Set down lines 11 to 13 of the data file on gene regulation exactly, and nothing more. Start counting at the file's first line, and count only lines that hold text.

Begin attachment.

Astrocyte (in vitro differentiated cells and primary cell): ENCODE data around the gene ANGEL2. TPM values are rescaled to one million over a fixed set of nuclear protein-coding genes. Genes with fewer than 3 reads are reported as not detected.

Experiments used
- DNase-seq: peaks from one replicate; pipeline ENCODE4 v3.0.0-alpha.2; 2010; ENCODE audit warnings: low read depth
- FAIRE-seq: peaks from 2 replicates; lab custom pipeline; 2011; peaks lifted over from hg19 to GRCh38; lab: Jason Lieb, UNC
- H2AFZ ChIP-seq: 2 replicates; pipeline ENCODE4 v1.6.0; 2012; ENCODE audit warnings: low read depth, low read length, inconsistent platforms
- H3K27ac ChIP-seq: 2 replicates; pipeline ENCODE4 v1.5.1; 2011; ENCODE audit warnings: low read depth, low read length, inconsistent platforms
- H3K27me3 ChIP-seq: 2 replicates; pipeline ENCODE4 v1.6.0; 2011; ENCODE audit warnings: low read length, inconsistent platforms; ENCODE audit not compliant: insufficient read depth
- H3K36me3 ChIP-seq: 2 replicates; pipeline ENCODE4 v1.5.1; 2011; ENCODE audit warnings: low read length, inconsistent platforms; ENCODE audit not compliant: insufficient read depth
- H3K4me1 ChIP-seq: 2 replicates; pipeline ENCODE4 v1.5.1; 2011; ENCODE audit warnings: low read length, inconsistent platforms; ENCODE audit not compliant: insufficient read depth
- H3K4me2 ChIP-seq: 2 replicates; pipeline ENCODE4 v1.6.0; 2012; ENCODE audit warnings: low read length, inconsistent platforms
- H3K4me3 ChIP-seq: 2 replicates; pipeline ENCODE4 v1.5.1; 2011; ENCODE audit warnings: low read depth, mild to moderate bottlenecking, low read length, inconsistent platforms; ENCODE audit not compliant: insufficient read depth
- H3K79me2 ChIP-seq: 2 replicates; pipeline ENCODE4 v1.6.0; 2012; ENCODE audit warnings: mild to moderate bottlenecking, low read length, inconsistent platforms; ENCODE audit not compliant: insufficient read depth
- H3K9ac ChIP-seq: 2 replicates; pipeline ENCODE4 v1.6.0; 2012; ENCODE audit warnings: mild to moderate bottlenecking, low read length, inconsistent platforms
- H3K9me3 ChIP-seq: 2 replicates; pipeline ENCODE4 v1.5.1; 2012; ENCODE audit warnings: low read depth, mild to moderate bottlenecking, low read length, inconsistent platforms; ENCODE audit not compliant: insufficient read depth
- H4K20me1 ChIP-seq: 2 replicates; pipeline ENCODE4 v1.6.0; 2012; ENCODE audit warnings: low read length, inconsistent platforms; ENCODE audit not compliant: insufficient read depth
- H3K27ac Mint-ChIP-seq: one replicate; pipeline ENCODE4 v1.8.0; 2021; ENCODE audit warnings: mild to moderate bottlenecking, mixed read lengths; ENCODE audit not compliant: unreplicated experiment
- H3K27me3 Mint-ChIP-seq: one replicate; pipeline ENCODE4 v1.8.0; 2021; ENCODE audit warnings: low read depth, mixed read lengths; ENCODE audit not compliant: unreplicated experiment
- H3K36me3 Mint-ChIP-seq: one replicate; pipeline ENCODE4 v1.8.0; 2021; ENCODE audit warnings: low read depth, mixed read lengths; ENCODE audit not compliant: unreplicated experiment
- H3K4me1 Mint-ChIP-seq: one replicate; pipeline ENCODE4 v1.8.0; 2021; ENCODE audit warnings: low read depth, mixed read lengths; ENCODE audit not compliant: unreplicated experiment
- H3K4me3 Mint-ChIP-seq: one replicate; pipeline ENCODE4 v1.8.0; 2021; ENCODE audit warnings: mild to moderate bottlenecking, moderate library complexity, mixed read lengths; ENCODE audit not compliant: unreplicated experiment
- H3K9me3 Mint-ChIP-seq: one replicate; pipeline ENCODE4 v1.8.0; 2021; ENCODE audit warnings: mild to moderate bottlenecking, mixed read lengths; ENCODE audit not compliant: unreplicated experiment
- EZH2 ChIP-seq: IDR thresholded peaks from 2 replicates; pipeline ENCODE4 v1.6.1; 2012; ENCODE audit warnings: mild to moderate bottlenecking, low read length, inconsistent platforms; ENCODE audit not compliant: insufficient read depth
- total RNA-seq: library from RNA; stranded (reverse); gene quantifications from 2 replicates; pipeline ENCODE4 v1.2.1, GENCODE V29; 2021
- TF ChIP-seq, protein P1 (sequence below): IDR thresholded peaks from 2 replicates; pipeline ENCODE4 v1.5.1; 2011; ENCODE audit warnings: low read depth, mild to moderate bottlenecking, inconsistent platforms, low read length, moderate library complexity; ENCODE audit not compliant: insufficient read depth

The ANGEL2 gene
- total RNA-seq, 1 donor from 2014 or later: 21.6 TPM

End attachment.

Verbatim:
- H3K4me3 ChIP-seq: 2 replicates; pipeline ENCODE4 v1.5.1; 2011; ENCODE audit warnings: low read depth, mild to moderate bottlenecking, low read length, inconsistent platforms; ENCODE audit not compliant: insufficient read depth
- H3K79me2 ChIP-seq: 2 replicates; pipeline ENCODE4 v1.6.0; 2012; ENCODE audit warnings: mild to moderate bottlenecking, low read length, inconsistent platforms; ENCODE audit not compliant: insufficient read depth
- H3K9ac ChIP-seq: 2 replicates; pipeline ENCODE4 v1.6.0; 2012; ENCODE audit warnings: mild to moderate bottlenecking, low read length, inconsistent platforms